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Plumwood Pencil Box

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Project by RogerBean posted 10-16-2010 03:42 AM 2494 views 5 times favorited 14 comments Add to Favorites Watch

THE PLUM BOX:

This little box, #2 in a series of three; an experiment looking for a “simple, beautiful box.” It’s made of plum wood from a dwarf plum tree on my property. I really like this wood …but it’s proven to be a real stinker to work with.

It’s small (trunk was only 6” in diameter), hard, brittle, and warps when drying. On the other hand, the warm color and graining is attractive, and it polishes to a really silky touch. It looks a lot like the nicest European olive.

Box #1 was relatively easy, being walnut and walnut burl. This box is more about how to use this small but quirky wood (plum). I nearly tossed it when it became apparent there was not enough wood to get a continuous grain match on all four sides. Then I get it glued up and find that a big chunk of bug poop falls out to reveal a hole on the bottom edge. But, for some reason I was committed to making this thing work, so I kept going. So far, I’ve fixed splits, cracks, chips, and now holes. Any more fixes, and it will be a match box. It has become a contest of wills between me and this piece of wood. I’m not sure who’s winning, but I’m really becoming attached to this little box.

The interior is lined in leather. Because it’s a bit smaller than the pencil box posted in my last project, I omitted the divider. (due to the reversed lid for a recessed look, and a cut-down of the sides to fix a chip) This makes the interior slightly more spacious. The inlay is walnut burl, bordered with a band of cocobolo. The brown leather is warm, and tactile, complementing the solid wood exterior. Because it is a pencil box, I chose a dark color lining, so ink and lead marks wouldn’t be intrusive. The finish is Sutherland-Welles tung oil over a light coat of boiled linseed and polished back with 0000 steel wool and waxed.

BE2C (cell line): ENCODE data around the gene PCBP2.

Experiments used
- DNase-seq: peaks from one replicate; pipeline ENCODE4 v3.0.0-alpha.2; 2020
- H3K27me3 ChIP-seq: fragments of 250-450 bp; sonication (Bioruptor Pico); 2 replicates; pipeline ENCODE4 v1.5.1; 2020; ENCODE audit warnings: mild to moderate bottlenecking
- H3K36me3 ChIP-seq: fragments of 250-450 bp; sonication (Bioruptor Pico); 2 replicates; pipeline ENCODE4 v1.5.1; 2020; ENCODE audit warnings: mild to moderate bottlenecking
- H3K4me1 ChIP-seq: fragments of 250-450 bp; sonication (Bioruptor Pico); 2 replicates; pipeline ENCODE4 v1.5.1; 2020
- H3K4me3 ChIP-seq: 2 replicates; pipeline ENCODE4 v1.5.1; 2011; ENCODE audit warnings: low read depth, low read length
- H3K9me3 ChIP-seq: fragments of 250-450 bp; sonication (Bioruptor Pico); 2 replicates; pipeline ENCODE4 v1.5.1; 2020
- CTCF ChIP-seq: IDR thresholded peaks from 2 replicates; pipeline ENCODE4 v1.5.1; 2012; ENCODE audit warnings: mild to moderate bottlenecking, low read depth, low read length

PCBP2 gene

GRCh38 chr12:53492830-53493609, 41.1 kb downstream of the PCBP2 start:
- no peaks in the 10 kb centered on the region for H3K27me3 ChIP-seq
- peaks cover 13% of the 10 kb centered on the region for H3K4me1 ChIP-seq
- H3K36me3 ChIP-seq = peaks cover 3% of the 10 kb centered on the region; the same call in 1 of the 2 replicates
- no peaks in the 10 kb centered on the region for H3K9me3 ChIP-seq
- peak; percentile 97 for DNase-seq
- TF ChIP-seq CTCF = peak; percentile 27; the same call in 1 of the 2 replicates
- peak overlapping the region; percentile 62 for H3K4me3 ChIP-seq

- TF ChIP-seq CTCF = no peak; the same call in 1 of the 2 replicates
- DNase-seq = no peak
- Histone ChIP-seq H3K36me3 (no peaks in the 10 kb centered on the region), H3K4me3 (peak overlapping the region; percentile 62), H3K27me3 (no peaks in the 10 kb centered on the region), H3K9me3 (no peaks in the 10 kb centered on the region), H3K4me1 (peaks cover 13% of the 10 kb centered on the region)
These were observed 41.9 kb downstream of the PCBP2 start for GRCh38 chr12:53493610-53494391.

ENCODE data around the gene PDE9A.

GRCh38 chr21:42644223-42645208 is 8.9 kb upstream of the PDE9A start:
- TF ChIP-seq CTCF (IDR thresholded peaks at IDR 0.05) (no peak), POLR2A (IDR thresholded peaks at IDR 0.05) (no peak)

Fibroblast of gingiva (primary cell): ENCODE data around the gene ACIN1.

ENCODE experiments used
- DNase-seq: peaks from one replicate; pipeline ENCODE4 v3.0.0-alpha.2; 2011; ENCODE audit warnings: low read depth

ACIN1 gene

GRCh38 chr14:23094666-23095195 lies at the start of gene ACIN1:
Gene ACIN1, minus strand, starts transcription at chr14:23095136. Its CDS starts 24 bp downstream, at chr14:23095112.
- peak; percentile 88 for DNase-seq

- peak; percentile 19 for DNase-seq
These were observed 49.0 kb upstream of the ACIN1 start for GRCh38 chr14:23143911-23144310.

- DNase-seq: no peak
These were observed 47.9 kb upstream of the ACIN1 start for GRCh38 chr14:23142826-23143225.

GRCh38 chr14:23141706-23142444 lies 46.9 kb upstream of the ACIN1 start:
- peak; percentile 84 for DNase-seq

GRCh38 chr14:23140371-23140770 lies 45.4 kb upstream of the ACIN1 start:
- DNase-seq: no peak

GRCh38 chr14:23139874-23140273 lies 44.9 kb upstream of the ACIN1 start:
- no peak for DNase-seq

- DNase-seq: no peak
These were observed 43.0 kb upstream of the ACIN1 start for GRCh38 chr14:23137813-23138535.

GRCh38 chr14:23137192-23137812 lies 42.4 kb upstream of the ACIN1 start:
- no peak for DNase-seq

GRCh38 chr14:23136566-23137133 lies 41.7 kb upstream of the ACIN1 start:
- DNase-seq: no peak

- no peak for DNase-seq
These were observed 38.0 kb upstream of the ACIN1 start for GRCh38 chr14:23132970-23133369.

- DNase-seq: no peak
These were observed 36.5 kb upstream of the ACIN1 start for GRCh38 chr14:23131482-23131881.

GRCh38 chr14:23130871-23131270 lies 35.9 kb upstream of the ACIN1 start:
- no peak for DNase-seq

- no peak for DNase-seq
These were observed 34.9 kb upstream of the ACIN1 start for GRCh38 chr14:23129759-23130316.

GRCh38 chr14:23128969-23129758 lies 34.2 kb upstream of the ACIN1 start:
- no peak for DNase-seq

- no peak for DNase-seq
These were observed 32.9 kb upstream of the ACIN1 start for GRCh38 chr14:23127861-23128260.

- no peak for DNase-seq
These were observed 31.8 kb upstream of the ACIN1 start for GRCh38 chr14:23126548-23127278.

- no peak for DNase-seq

Despite having more fixes than the Detroit City Council, it is wonderful to hold and to touch, the wood is lovely, and the leather provides some texture counterpoint to the hard wood. So this one is #2, and there’s one more to go. Maybe I can do better on the next (cherry) box.

Thanks for taking a look.

Roger

-- "Everybody makes mistakes. A craftsman always fixes them." (Monty Kennedy, "The Checkering and Carving of Gunstocks", 1952)





14 comments so far

View freidasdad's profile

freidasdad

144 posts in 1643 days


#1 posted 10-16-2010 04:03 AM

That’s a beautiful box….and I admire your perseverance and tenacity….very nice job.

-- My goal in life is to be as good a person as my dog already thinks I am---author unknown

View CharlieM1958's profile

CharlieM1958

15698 posts in 2874 days


#2 posted 10-16-2010 04:27 AM

The final result was well worth the effort. Another great little pencil box, Roger.

-- Charlie M. "Woodworking - patience = firewood"

View Chip's profile

Chip

1904 posts in 2748 days


#3 posted 10-16-2010 04:32 AM

I like it Roger. Your perseverance payed off. Finicky wood is a pain but the payoff is usually worth the effort… like with this beauty. I really like the simplicity of this series of boxes, they let the wood speak for itself, and the small inlay is perfect. Another gem Roger. Am looking forward to the 3rd…